The Pakistani military
In addition to geopolitical and geostrategic factors, the imbalance of government institutions within the Pakistani state is the cause of the ongoing government crisis and structural violence in the country. According to estatelearning, the Pakistani military plays an extremely important and dominant role in the nuclear power of Pakistan. It is disproportionately large (it takes up a quarter of the entire budget) and therefore overpowering, while civil institutions such as the bureaucracy, the judiciary, the police and the political parties are permanently underfunded. The interventions of the military in politics and the economy have made this organization stronger and stronger throughout history.
Dr. Ayesha Siddiqa, internationally known Pakistani scientist, rightly asks the extent to which a return of the military’s powers is possible in view of the vicious circle of “milbus” (military business) – which is the cause and effect of undemocratic or authoritarian regimes. In addition, there is a nexus between the military and other powerful actors such as industrialists, feudal families, and spiritual leaders and politicians.
Military, secret service and militant Islamist forces
The nexus between the military, the secret services and religiously motivated forces has been known since the Afghanistan War (1979-89) at the latest. So-called “mujahideen” were trained, indoctrinated and instrumentalized as guerrilla fighters against the Russians in “madrassahs” (religious schools). Many books have been written about the significant involvement of the American secret service CIA in the Afghan war and its political, financial support for the partly militant Islamism as a counter-ideology to communism. According to many analysts and journalists, this nexus has become held between the military, the secret services and the Islamist and militant forces over the 1990’s due to the support of the Taliban by the Pakistani secret service ISI to this day. The USA was also skeptical of Musharraf’s propagated “U-Turn Policy”, ie the military’s distancing from militant Islamist forces. Mistrust did not decrease in civilian government under the PPP. The situation between America and Pakistan came to a head in the events of the American military operation around Usama bin Laden in Abbottabad in 2010. Since then, US-Pakistani relations and relations between the military and the civilian government have been strained.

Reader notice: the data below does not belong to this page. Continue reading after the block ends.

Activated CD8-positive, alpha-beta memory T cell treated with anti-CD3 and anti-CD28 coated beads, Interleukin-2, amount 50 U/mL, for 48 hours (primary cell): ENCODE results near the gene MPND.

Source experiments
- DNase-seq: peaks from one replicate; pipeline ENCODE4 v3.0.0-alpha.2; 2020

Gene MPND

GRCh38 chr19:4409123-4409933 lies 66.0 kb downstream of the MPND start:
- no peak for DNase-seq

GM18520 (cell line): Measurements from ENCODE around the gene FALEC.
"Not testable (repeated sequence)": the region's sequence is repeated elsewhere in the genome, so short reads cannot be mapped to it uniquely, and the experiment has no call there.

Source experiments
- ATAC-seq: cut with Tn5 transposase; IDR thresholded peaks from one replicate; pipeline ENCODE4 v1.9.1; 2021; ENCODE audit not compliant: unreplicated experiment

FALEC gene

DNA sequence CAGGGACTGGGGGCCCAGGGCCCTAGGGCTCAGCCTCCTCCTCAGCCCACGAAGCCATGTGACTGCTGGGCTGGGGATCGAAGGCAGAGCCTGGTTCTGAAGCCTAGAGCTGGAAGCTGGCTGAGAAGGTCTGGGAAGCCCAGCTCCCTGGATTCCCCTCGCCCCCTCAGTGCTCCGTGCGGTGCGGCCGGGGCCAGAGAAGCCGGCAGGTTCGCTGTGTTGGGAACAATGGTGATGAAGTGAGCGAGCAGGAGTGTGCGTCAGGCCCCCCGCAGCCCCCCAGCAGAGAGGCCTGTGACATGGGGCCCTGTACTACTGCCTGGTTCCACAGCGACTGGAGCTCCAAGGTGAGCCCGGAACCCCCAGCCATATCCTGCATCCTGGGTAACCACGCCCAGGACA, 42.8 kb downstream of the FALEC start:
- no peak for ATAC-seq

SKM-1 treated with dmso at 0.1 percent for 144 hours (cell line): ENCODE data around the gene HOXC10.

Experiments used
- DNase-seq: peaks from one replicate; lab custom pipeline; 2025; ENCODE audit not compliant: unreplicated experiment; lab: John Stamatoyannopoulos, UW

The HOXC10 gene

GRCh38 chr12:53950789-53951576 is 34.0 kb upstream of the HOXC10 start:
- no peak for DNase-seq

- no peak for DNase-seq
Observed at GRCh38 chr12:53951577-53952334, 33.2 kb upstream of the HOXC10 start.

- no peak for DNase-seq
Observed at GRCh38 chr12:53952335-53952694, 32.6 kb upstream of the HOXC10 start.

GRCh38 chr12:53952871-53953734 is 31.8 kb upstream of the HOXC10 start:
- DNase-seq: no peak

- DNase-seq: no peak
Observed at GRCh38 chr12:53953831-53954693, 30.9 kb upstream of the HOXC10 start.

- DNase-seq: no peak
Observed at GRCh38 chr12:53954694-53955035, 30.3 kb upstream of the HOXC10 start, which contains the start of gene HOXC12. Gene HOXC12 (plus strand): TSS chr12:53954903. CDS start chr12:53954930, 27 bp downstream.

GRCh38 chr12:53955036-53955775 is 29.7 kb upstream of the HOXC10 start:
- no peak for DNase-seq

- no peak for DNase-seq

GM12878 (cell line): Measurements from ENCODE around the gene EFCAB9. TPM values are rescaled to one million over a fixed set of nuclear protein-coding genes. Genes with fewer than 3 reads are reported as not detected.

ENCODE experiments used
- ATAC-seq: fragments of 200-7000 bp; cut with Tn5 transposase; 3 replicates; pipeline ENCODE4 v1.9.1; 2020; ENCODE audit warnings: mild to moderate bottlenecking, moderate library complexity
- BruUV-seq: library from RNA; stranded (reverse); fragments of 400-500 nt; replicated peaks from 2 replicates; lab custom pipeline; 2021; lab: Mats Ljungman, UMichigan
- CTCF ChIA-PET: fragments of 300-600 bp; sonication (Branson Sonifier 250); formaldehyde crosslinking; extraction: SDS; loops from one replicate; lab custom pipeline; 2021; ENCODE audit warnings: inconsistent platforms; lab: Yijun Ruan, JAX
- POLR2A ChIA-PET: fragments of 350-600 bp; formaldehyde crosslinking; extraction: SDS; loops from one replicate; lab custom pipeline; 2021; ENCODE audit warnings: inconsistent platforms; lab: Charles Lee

The 2007 national crisis
Power struggle between the judiciary and the executive
After the Acting Chief Justice Iftikhar Chaudhry of the Supreme Court of Justice had ruled against the policies of the Musharraf government at the time, he was illegally removed from office by Musharraf in March 2007. This sparked an unprecedented movement of judges and lawyers against Musharraf that was encouraged by civil society groups. This movement was active for a total of two years. The judges’ movement changed from a movement for the reinstatement of the dismissed judges to an anti-Musharraf movement and a movement for democracy and the rule of law. On the one hand, this movement enjoyed national, regional and international solidarity; on the other hand, it was also controversial because, according to some critics, it received a tailwind from certain political parties.
Events came to a head on December 27, 2007 when the charismatic PPP opposition politician and former Prime Minister Benazir Bhutto was murdered at an election rally in Rawalpindi. Islamabad believed Baitullah Mehsud, the head of the Pakistani Taliban, to be the mastermind. The background of the act remains in the dark and numerous speculations about it are in circulation, e.g. B. that members of the PPP, Bhutto’s own party, were behind it (see the magazine “Background”). Unrest broke out across the country, especially in Sindh, countless attacks were carried out, and the long-planned elections were postponed to February 18, 2008. Asif Ali Zardari, Bhutto’s widower, de facto took over the leadership of the Pakistan People’s Party.
After the assassination of Benazir Bhutto in February 2008, a civilian government came back to power after nine years of military rule. After a two-year power struggle, the removed judges were successively reinstated; Chaudhry Iftikhar was returned to office in March 2009.
The smoldering Balochistan conflict
In Balochistan, the territorially largest (more than 44% of the total territory), least populous (approx. 5% of the total population) but most resource-rich province (gas, gold, copper and other minerals), a nationalist-tribal guerrilla war has been smoldering since the emergence of Pakistan. Four military operations have already been carried out against separatist guerrilla warriors in Balochistan (1948; 1958/59; 1963-69; 1973-77), the fifth military operation has been ongoing since 2004 until today. Political opponents / activists are deliberately killed. Serious problem and conflict areas in this conflict include: the underdevelopment of the province despite its many resources, the financial equalization, the construction of large construction projects such as the deep sea port in Gwadar without consulting the Balochis.
Since the secession of East Pakistan in 1971 (today’s Bangladesh), Balochistan has been widely viewed as the second province that could potentially secede from Pakistan. The annexation of Balochistan to Pakistan is historically controversial, ie whether it happened voluntarily or involuntarily.
A documentary film on the Balochistan conflict provides visual impressions of the guerrilla war in Balochistan.